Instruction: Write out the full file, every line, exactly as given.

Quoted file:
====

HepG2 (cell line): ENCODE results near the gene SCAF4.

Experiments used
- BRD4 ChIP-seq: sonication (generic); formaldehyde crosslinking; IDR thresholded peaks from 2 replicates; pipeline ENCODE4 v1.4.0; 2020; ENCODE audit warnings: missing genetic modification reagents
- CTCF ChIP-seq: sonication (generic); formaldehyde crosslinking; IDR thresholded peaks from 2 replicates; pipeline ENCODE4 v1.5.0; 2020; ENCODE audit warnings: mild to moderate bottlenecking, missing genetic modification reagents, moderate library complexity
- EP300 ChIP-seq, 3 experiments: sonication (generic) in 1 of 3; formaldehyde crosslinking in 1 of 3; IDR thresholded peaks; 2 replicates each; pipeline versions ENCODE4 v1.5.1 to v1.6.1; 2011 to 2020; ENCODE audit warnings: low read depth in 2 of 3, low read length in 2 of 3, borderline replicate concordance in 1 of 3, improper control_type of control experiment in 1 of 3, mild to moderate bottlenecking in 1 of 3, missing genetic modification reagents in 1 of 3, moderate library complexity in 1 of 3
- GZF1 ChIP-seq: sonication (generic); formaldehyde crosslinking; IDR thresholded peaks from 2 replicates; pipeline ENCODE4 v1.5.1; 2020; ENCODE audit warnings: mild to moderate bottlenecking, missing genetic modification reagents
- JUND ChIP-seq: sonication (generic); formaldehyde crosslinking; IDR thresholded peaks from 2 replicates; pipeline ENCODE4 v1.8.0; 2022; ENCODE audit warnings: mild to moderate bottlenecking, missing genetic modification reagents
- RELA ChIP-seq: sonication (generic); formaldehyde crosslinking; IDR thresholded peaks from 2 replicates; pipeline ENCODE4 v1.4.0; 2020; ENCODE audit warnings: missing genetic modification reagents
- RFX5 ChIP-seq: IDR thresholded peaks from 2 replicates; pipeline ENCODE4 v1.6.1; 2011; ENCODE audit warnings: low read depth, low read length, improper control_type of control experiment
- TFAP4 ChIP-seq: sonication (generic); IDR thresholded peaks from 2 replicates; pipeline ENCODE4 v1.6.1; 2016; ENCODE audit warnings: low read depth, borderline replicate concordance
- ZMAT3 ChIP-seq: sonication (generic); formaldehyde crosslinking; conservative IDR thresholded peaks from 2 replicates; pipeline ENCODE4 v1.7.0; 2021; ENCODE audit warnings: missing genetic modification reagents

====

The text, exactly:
HepG2 (cell line): ENCODE results near the gene SCAF4.

Experiments used
- BRD4 ChIP-seq: sonication (generic); formaldehyde crosslinking; IDR thresholded peaks from 2 replicates; pipeline ENCODE4 v1.4.0; 2020; ENCODE audit warnings: missing genetic modification reagents
- CTCF ChIP-seq: sonication (generic); formaldehyde crosslinking; IDR thresholded peaks from 2 replicates; pipeline ENCODE4 v1.5.0; 2020; ENCODE audit warnings: mild to moderate bottlenecking, missing genetic modification reagents, moderate library complexity
- EP300 ChIP-seq, 3 experiments: sonication (generic) in 1 of 3; formaldehyde crosslinking in 1 of 3; IDR thresholded peaks; 2 replicates each; pipeline versions ENCODE4 v1.5.1 to v1.6.1; 2011 to 2020; ENCODE audit warnings: low read depth in 2 of 3, low read length in 2 of 3, borderline replicate concordance in 1 of 3, improper control_type of control experiment in 1 of 3, mild to moderate bottlenecking in 1 of 3, missing genetic modification reagents in 1 of 3, moderate library complexity in 1 of 3
- GZF1 ChIP-seq: sonication (generic); formaldehyde crosslinking; IDR thresholded peaks from 2 replicates; pipeline ENCODE4 v1.5.1; 2020; ENCODE audit warnings: mild to moderate bottlenecking, missing genetic modification reagents
- JUND ChIP-seq: sonication (generic); formaldehyde crosslinking; IDR thresholded peaks from 2 replicates; pipeline ENCODE4 v1.8.0; 2022; ENCODE audit warnings: mild to moderate bottlenecking, missing genetic modification reagents
- RELA ChIP-seq: sonication (generic); formaldehyde crosslinking; IDR thresholded peaks from 2 replicates; pipeline ENCODE4 v1.4.0; 2020; ENCODE audit warnings: missing genetic modification reagents
- RFX5 ChIP-seq: IDR thresholded peaks from 2 replicates; pipeline ENCODE4 v1.6.1; 2011; ENCODE audit warnings: low read depth, low read length, improper control_type of control experiment
- TFAP4 ChIP-seq: sonication (generic); IDR thresholded peaks from 2 replicates; pipeline ENCODE4 v1.6.1; 2016; ENCODE audit warnings: low read depth, borderline replicate concordance
- ZMAT3 ChIP-seq: sonication (generic); formaldehyde crosslinking; conservative IDR thresholded peaks from 2 replicates; pipeline ENCODE4 v1.7.0; 2021; ENCODE audit warnings: missing genetic modification reagents